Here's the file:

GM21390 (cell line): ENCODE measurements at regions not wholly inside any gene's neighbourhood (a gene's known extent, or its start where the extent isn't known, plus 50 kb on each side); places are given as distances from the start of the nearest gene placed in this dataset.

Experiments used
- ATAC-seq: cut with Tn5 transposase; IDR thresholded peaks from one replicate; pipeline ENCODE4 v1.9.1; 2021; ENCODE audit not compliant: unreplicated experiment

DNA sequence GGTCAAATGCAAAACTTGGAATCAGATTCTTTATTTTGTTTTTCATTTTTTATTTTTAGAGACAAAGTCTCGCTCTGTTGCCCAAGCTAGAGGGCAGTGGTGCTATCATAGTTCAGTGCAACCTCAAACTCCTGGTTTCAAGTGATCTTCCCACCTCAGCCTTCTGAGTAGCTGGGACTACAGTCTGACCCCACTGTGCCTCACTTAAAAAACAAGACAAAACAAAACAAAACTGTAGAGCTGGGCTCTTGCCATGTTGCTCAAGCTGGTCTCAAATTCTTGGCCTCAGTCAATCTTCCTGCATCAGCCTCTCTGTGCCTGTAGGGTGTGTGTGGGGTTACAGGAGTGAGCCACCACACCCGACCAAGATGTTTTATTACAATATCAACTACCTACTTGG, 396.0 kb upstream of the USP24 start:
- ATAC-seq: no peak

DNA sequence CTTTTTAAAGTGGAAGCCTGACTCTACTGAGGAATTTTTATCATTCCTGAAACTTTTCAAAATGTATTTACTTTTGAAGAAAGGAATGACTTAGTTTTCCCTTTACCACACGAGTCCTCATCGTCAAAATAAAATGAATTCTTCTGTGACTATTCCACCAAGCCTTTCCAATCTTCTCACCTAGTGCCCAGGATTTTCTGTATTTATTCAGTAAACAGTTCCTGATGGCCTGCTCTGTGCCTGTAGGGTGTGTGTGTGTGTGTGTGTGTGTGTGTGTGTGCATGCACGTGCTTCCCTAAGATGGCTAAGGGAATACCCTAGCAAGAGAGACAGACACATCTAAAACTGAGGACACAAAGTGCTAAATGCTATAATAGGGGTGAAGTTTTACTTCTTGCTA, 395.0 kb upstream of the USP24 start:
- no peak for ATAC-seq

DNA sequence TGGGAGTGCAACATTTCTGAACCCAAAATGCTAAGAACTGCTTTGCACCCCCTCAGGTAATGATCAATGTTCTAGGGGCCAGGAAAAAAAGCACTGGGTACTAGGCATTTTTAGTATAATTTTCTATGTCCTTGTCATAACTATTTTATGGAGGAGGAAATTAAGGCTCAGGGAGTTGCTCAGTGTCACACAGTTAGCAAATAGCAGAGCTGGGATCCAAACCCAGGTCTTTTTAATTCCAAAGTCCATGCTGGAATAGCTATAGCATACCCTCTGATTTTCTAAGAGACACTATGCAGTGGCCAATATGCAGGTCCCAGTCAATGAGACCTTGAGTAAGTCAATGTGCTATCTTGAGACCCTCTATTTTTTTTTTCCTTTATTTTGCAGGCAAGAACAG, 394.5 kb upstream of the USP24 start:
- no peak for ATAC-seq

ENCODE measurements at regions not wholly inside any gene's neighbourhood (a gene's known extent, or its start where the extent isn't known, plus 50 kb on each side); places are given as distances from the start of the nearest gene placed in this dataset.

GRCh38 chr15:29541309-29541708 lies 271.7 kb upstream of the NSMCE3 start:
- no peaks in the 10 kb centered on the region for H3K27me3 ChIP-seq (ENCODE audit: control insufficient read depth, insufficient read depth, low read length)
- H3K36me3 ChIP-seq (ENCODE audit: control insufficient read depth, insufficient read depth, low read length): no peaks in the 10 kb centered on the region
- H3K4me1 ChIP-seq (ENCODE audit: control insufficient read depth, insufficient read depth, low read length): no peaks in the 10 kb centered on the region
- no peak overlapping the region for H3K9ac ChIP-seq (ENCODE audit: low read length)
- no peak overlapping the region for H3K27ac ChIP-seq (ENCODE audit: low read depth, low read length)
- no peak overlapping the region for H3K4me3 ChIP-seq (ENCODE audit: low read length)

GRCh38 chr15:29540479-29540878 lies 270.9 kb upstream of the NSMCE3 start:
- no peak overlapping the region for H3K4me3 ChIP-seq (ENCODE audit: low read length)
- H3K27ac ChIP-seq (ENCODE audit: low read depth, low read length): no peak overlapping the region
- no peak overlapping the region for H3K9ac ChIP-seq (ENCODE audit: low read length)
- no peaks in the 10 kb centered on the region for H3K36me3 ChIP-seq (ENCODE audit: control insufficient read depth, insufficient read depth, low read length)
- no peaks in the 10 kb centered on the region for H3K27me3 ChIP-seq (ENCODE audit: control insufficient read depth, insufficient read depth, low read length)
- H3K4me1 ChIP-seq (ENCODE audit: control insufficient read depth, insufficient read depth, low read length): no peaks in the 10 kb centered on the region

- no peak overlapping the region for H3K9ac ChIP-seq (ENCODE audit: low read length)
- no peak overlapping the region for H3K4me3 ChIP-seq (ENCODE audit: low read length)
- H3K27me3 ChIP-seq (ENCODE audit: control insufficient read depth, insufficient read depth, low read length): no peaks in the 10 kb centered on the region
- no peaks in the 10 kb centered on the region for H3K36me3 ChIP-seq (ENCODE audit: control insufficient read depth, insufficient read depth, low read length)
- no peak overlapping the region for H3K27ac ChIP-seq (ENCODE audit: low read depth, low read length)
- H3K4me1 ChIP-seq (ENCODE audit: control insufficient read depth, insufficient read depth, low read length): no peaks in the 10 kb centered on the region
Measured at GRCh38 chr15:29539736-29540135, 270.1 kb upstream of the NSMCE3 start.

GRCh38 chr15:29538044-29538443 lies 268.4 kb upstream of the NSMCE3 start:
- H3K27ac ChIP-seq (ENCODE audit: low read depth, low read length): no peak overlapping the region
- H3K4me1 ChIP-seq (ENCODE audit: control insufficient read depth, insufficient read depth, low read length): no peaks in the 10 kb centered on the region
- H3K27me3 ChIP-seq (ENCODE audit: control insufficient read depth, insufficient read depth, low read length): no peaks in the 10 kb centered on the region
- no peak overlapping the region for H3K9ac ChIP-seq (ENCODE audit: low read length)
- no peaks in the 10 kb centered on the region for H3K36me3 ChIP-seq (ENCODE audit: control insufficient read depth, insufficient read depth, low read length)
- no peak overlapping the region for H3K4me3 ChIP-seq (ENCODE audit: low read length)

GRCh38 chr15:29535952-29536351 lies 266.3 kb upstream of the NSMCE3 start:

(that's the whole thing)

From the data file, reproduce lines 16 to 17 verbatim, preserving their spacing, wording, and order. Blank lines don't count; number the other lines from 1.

- no peak overlapping the region for H3K27ac ChIP-seq (ENCODE audit: low read depth, low read length)
- no peak overlapping the region for H3K4me3 ChIP-seq (ENCODE audit: low read length)